Beginning today, I am very excited to share with my blog readers a four-part novelette entitled Dragon Child. This FREE story won’t be found anywhere else, and you get to see it first!
The kingdom of Spiredale, known for it’s reserves of gold and a nest of dragons, is also home to a little orphan boy named Croft. When his curiosity leads to a life changing encounter, he becomes the endangered kingdom’s only chance for survival. Will Croft lose the only home he’s ever known or is this the beginning of something new? Dragon Child.
Dragon Child by Alexander Elliott
First Edition Copyright © 2019 ALL RIGHTS RESERVED
This is a work of fiction. Names, characters, places and incidents are either the product of the author’s imagination or are used fictitiously. Any resemblance to actual persons, living or dead, is entirely coincidental.
All rights reserved. No part of this work may be reproduced or transmitted in any form without the written permission of the author. This includes any means whether electronic or mechanical, including photocopying, recording, or by any information storage and retrieval system. UNAUTHORIZED REPRODUCTION OR DISTRIBUTION OF THIS COPYRIGHTED WORK IS ILLEGAL AND SUBJECT TO PUNISHMENT BY LAW.
For permissions and other inquiries, contact Alexander Elliott at email@example.com
****DRAGON CHILD – PART 1****
For generations, the small unassuming kingdom of Spiredale provided a comfortable life for its citizens. Fertile farmland surrounded the handful of towns and villages, all within a day’s travel from the centrally located royal palace at Rose. To the west lay the majestic Great Peak Mountains, while the Talon Sea, an enormous fresh water lake, formed the northern border. It was only in recent years, following the discovery of gold, that Spiredale attracted any unwanted attention.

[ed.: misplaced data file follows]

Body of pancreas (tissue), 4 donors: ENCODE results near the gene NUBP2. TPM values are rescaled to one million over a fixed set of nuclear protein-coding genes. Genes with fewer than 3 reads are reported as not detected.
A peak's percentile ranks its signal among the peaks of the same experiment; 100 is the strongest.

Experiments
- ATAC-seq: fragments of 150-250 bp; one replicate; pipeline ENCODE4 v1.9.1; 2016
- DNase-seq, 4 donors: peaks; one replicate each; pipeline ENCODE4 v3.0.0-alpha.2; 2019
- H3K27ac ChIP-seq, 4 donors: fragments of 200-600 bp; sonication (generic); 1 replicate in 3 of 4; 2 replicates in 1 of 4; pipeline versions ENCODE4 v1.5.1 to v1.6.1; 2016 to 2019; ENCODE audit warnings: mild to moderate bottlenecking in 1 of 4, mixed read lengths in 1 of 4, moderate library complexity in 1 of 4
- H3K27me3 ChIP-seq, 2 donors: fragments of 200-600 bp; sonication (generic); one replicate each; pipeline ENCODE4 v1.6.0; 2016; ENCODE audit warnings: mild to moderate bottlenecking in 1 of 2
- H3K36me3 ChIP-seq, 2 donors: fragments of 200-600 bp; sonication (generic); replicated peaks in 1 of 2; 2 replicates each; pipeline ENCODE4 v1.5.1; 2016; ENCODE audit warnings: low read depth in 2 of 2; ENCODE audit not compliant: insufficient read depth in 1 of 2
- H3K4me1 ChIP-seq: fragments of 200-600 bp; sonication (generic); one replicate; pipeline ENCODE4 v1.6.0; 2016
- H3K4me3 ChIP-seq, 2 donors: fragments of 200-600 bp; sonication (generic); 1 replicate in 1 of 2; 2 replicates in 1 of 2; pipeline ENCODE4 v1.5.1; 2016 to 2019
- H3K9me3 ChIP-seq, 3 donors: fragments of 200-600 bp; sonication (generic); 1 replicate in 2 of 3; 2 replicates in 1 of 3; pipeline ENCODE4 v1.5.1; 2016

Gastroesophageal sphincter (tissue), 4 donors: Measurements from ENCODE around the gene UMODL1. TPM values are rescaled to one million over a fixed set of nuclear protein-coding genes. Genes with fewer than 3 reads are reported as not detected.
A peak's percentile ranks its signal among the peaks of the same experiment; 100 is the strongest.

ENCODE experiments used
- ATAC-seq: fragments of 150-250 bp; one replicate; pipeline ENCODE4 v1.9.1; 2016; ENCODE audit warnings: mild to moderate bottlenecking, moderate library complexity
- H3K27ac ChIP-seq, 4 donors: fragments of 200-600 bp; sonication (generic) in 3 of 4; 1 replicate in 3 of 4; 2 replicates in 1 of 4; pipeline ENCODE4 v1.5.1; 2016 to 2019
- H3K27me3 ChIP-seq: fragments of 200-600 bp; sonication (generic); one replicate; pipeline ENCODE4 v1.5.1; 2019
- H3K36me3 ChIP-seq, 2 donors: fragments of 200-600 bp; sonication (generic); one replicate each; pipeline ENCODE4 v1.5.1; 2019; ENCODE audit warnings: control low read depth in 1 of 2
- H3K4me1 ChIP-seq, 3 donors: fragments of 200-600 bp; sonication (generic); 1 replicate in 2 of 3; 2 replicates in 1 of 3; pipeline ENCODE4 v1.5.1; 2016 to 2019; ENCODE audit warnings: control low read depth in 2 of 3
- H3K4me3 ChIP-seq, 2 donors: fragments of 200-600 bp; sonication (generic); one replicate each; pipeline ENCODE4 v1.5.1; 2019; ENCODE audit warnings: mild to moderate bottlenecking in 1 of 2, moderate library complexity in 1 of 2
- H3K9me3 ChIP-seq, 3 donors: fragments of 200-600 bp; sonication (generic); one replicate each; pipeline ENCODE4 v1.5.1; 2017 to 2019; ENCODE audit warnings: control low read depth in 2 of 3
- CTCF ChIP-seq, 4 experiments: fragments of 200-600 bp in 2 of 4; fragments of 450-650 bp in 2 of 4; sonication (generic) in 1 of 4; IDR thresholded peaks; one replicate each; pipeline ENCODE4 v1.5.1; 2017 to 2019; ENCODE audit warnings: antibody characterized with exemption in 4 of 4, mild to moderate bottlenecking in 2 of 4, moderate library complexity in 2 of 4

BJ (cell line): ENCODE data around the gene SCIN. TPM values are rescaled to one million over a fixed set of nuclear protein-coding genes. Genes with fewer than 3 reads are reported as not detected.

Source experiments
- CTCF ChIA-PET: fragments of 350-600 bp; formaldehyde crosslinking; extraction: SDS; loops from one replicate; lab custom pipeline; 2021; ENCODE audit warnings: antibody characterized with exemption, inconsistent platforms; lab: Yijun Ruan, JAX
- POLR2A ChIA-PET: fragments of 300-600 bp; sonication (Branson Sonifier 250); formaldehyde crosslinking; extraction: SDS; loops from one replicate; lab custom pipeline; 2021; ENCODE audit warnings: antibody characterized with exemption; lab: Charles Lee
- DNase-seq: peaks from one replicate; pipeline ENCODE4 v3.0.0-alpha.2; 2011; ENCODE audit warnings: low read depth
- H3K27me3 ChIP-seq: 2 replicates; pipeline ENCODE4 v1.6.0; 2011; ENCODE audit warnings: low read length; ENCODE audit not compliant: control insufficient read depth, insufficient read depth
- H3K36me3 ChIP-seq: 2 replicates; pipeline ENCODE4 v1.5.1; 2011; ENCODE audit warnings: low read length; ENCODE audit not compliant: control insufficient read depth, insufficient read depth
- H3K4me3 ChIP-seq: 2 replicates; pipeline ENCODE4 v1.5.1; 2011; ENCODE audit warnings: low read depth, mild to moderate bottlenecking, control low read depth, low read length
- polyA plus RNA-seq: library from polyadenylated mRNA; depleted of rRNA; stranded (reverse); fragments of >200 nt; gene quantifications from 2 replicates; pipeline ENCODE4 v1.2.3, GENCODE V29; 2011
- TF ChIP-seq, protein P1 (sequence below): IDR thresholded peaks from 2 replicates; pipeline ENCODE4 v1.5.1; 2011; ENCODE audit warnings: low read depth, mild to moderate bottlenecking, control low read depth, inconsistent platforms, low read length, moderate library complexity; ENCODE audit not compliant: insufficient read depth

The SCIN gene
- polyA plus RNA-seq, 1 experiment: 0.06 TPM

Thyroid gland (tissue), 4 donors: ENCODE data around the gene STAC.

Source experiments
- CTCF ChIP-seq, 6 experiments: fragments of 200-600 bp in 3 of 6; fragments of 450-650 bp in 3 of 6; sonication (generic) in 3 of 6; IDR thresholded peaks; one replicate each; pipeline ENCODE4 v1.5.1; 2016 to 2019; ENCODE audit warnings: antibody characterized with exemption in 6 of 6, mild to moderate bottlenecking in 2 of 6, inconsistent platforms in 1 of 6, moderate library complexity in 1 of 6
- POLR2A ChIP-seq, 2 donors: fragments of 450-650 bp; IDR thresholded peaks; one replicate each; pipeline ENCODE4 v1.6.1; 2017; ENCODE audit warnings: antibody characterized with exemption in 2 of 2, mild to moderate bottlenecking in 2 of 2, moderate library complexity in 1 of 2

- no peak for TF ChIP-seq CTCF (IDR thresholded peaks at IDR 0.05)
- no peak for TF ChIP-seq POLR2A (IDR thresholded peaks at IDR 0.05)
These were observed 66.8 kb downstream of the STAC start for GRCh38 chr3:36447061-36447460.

Its beleaguered monarch spent the majority of his reign fending off attacks from neighboring kingdoms, intent on claiming Spiredale’s riches for themselves. The latest battle had almost been their undoing, and it was only the onset of an early spring snowstorm which turned the tide in their favor. Wounded in the fighting, the king succumbed to his injuries even as the tattered army regrouped to protect the royal family.
Their new king, Augustus, barely made it through his coronation when the dragons arrived. The frightened citizenry watched in awe as the enormous beasts made their appearance en masse and headed for the mountains. Apparently there to stay, they left the populace of Spiredale unmolested; however, the same couldn’t be said for their animals. Soon, the king was besieged with reports of picked-over herds and missing horses, along with demands he do something about it.
Communication with the great beasts was impossible and fighting them pointless. Even so, Augustus came up with a plan to pacify his new neighbors. Dragons were well known for their voracious appetites and a strange fondness for gold. Fortunately for Spiredale, the kingdom was surrounded by fertile fields and contained an abundance of gold ore. By royal proclamation, the king expanded the mines in the north and established large herds of red-back cattle, sheep, and goats.
The village of Orchid became the official transfer point for regular deliveries of processed gold and feed animals. Every seven days, near sunset, soldiers escorted the gifts to a secluded valley near the village and then waited outside the moveable gates until the dragons arrived. Swooping down on powerful wings, they enjoyed their meal and snatched up the heavy leather pouches of precious metal. In minutes, the valley was picked clean amid a cacophony of song-like whistles and calls, and the dragons returned to their nest high in the mountains.